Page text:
Sippy Woodhead held many records including age group records in Southern California. Her following records are still on the books:

11-12 girls:

200 yard free   1:52.01   1977
500 yard free   4:49.51   1977
400 meter free 4:22.86   1976

13-14 girls:

200 yard free  1:46.40   1978
500 yard free  4:39.94   1978
200 meter free 1:58.53  1978 NAG Record
400 meter free 4:07.15  1978 NAG Record
800 meter free 8:29.35  1978

15-16 girls:

200 yard free  1:44.10 1979
200 meter free 1:58.23 1979

 

Jeff Julian: Love of Life, Swimming and TEAM

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Jeff Julian with wife Kristine Quance-Julian and son Trenton at her 2015 USC Athletic Hall of Fame Induction Ceremony.

Throughout his years as a swimmer and a coach in Southern California, Jeff Julian believes it’s all about the team. On the Rose Bowl Aquatics website, you can read his philosophy about the importance of the TEAM:

 “TEAM – First and foremost, ever since I began my coaching career, I have believed that swimming is not an individual sport at all. In order to succeed to one’s potential; they must believe in the TEAM approach and learn to be supportive of their teammates.”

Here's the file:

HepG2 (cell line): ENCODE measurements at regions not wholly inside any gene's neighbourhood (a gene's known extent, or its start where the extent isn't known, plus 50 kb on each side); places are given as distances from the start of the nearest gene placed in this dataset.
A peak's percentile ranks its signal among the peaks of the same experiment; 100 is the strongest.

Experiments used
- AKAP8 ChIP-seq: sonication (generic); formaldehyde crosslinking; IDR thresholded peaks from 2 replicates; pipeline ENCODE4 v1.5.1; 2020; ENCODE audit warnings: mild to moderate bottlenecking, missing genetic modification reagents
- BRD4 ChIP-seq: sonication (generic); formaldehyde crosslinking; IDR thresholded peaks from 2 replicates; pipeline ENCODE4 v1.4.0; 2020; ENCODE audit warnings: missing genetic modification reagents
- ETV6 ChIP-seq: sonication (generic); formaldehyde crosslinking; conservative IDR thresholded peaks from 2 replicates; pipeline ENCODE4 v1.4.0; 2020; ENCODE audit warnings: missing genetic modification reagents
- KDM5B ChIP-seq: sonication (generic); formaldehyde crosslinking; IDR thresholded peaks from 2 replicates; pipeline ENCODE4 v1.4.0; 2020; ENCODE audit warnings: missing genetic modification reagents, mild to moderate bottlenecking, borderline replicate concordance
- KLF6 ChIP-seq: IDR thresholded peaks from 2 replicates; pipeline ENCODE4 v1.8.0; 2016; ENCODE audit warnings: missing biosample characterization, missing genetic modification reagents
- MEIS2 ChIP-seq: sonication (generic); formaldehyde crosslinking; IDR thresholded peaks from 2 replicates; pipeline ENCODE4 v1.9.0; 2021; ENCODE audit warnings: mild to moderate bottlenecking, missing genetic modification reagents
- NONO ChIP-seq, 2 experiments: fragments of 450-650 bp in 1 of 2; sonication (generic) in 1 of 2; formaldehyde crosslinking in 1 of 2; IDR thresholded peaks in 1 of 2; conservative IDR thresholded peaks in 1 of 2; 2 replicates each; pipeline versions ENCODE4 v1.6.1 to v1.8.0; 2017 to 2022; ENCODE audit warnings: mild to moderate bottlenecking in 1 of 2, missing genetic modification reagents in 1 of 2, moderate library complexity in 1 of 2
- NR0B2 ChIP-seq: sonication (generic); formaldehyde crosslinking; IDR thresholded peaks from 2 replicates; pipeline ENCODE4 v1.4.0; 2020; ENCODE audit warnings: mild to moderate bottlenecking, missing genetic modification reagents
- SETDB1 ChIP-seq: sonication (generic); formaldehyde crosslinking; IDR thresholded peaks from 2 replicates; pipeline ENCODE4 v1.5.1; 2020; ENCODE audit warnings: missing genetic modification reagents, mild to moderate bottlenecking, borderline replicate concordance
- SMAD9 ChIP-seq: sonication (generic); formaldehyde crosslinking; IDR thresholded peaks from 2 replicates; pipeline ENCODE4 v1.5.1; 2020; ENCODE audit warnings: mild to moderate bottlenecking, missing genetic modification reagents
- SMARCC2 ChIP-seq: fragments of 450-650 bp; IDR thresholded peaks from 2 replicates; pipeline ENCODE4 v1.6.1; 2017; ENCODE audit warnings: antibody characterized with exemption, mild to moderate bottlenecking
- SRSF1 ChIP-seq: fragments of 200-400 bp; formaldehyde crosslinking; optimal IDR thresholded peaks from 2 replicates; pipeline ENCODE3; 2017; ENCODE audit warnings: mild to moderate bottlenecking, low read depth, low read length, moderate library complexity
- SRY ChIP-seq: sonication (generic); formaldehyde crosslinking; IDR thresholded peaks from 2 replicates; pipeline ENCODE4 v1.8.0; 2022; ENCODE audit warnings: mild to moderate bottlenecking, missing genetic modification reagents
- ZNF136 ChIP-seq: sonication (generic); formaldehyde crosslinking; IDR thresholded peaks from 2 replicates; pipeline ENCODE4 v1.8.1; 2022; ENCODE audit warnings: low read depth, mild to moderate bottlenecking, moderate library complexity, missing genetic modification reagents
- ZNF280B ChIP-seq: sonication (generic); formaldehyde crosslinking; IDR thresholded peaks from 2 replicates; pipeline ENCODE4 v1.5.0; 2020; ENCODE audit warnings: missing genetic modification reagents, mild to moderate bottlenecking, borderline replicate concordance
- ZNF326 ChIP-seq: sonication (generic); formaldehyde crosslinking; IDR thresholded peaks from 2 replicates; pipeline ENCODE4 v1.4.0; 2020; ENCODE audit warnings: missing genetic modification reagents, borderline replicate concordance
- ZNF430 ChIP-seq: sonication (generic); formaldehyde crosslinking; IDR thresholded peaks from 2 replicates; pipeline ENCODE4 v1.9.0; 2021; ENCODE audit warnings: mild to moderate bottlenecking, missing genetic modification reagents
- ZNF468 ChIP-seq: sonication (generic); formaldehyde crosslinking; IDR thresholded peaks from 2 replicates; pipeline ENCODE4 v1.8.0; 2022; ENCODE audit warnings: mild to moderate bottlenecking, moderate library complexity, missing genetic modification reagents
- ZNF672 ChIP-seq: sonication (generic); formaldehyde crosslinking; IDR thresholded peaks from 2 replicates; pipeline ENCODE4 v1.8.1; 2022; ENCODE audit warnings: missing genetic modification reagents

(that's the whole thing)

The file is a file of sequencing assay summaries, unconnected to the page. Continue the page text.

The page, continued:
SWIMMER

Julian was born in Weiss Baden, Germany, to a military family when his dad was near the end of his career. The Julian family returned to Southern California when Jeff was six months old. His brother and sister, ages nine and 11, swam with El Monte Aquatics which became Industry Hills and then La Mirada. He said he “literally grew up on the pool deck.”

Jeff’s love of swimming came from his mom who was an early open water swimmer and swam Lake Michigan twice. His aunt was fourth in the 100 fly with a photo finish at Olympic trials when they took three swimmers.

“I consider my mom an ideal swim mom although she liked to talk to me about swimming more than was ideal. She knew times, she was fully involved, but wouldn’t get involved with my swimming. She loved the sport overall, loved to support everyone, but she stayed away from the gossip.”

As a young swimmer growing up in Southern California, he swam with the Arcadia Riptides until age 12. “I feel very lucky with my coaches growing up and how they managed training philosophy. The teams that I was on, whether it was Arcadia Riptides under Ray Peterson and Ron Milich, or later Industry Hills, had unbelievable coaches. They taught me that you can really enjoy the sport and still work hard and reach for more.”

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Jeff Julian with sister Jaimi Julian.